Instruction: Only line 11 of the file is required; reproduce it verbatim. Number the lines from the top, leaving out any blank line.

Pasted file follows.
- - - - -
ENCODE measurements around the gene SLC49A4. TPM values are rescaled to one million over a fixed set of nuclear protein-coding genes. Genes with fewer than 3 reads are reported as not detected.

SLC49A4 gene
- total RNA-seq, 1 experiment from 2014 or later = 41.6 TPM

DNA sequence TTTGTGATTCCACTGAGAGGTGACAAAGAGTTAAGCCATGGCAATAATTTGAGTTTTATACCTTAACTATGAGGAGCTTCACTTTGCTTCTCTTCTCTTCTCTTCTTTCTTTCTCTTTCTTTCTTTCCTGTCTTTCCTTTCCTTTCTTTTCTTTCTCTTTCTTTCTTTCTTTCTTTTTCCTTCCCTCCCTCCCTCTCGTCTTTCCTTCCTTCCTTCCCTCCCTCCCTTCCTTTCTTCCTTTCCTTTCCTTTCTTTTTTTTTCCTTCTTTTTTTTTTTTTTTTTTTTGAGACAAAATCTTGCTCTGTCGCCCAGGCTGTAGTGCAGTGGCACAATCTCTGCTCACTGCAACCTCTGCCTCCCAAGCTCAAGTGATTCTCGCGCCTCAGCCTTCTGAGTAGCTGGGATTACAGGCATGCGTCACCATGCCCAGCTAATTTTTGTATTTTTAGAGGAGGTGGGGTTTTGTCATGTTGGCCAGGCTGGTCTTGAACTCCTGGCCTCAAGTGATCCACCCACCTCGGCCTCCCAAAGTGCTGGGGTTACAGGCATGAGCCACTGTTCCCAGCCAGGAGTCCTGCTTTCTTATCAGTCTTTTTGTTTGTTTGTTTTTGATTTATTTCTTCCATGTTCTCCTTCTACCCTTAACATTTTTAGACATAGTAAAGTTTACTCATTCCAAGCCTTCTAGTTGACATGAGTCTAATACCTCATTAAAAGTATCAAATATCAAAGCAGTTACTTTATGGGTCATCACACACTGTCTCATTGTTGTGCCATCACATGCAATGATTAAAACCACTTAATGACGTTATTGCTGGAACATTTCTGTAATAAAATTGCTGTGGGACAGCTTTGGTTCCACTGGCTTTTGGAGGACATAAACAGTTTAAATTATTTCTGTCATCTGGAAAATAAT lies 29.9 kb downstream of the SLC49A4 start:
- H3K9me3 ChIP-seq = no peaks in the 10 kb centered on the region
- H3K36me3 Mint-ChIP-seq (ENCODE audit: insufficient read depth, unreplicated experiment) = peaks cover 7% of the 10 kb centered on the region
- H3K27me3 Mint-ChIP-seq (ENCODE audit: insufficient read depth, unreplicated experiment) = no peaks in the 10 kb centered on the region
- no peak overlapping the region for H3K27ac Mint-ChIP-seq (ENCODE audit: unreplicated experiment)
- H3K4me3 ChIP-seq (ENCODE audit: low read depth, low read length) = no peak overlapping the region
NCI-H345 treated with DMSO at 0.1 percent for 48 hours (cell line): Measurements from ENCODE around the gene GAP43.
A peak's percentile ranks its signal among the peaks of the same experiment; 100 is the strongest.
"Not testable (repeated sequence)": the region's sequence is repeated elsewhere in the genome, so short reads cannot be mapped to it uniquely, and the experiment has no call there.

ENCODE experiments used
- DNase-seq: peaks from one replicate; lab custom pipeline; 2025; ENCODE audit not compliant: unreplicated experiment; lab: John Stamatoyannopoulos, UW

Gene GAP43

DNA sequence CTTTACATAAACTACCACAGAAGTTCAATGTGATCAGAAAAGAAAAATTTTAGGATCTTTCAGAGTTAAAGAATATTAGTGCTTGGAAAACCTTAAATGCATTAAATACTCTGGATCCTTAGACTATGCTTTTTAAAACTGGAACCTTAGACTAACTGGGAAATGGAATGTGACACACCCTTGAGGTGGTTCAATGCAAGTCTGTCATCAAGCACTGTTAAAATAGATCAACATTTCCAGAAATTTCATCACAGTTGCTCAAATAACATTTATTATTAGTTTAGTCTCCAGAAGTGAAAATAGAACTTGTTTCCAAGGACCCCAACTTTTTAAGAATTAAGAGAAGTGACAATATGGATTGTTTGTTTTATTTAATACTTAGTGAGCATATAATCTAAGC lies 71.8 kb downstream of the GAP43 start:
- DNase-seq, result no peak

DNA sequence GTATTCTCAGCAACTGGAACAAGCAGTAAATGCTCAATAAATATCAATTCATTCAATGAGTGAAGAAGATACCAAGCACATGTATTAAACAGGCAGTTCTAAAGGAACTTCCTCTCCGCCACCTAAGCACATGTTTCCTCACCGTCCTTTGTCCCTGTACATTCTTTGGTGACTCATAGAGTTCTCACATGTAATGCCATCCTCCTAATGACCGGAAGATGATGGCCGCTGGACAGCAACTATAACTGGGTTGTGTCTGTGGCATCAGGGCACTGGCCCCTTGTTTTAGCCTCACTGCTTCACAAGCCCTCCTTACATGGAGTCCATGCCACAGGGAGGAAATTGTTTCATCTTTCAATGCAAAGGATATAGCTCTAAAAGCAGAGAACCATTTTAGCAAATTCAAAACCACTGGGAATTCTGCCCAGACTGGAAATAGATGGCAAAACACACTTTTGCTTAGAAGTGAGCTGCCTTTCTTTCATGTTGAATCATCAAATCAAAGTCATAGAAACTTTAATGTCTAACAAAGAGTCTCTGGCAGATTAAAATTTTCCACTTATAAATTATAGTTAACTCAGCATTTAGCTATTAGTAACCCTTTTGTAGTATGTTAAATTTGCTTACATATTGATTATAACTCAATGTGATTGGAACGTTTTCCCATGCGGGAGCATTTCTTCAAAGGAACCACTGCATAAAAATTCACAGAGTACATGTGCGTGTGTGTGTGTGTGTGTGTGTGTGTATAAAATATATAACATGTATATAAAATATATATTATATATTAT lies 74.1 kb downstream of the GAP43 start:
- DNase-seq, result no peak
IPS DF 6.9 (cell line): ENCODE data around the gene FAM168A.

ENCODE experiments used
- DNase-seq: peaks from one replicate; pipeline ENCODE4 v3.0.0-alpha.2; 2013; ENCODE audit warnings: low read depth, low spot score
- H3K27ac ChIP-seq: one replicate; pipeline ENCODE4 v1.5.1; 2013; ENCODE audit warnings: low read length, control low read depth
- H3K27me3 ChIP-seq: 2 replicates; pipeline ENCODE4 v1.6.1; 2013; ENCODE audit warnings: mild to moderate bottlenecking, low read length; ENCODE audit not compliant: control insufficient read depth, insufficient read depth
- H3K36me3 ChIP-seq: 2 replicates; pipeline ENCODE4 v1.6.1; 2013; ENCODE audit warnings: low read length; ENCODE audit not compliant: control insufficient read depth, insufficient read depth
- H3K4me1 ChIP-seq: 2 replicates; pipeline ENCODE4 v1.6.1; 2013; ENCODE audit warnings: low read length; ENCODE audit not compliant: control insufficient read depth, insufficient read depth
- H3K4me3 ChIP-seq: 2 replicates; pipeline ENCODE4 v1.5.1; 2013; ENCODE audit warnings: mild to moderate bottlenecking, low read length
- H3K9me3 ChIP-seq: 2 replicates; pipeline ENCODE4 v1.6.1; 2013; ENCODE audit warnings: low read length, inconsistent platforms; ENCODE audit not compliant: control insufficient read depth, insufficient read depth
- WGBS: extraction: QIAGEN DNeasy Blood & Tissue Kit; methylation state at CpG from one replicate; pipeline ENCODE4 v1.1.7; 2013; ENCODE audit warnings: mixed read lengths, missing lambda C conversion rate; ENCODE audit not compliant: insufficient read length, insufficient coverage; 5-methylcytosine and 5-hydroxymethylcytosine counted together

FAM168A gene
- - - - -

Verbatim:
A peak's percentile ranks its signal among the peaks of the same experiment; 100 is the strongest.